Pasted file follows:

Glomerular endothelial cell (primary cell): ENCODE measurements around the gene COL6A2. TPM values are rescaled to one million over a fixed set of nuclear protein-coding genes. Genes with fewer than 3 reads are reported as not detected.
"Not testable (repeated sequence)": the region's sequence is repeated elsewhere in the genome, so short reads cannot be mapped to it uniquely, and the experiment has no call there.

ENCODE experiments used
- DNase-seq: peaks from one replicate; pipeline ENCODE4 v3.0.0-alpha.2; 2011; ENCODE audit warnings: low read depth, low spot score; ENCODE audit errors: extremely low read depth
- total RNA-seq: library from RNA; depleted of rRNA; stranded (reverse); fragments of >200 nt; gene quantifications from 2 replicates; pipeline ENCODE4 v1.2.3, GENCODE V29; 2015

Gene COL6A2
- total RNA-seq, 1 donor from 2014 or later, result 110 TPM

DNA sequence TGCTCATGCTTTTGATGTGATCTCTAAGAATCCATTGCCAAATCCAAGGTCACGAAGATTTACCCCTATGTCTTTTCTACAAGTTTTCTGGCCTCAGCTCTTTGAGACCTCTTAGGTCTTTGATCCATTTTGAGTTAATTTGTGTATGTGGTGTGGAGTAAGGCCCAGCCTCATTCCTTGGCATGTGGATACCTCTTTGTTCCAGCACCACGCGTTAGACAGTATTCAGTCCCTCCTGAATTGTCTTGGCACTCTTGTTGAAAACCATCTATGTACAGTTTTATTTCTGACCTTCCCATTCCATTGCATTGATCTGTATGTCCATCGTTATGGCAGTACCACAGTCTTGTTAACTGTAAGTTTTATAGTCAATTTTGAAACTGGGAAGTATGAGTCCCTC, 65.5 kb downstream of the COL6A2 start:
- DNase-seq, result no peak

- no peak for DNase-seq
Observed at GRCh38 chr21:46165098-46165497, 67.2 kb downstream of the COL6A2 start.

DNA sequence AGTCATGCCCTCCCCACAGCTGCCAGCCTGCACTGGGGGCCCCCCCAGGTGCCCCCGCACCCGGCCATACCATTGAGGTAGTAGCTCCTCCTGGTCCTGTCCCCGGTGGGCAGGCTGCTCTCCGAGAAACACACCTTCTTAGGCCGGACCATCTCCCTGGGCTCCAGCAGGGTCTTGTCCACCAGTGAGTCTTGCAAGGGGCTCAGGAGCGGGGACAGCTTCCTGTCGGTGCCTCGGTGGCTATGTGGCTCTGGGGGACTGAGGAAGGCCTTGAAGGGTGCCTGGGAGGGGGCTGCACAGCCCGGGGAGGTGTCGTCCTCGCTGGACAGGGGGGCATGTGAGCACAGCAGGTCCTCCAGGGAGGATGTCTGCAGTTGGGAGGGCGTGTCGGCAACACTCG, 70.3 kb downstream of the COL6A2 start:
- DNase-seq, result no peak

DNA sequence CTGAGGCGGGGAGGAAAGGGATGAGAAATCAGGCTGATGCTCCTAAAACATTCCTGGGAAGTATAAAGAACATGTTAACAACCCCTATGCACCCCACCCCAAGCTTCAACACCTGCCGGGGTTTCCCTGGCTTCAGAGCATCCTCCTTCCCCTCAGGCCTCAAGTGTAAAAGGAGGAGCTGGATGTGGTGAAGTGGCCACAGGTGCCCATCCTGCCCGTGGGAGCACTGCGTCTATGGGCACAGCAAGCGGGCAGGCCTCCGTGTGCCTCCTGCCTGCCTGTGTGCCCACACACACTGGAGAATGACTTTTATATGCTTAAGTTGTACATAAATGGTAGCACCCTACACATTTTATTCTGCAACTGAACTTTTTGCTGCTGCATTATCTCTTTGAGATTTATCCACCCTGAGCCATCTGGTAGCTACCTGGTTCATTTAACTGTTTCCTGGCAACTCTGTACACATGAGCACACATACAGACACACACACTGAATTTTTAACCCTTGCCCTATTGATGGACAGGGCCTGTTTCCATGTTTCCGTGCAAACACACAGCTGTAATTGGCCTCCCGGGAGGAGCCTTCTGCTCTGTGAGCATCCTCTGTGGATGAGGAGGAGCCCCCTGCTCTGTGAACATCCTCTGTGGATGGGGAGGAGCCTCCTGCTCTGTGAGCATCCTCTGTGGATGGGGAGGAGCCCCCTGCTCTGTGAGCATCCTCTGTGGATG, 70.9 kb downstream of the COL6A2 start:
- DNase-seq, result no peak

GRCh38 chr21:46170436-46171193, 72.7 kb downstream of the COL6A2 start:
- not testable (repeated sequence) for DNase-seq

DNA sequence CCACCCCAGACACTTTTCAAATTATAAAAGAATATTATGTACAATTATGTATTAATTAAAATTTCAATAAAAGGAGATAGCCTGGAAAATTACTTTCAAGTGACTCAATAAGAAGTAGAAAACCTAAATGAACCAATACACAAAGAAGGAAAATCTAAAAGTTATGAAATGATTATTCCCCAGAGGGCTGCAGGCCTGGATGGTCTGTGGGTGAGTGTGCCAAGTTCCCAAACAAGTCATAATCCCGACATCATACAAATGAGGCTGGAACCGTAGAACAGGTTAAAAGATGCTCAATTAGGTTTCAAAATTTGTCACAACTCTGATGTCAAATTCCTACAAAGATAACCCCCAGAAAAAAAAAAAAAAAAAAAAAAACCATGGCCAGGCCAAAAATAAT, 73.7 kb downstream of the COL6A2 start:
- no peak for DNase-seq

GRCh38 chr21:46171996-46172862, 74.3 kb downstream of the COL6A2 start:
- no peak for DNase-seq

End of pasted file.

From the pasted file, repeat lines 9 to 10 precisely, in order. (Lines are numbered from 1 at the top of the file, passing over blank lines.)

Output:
- DNase-seq, result no peak

- no peak for DNase-seq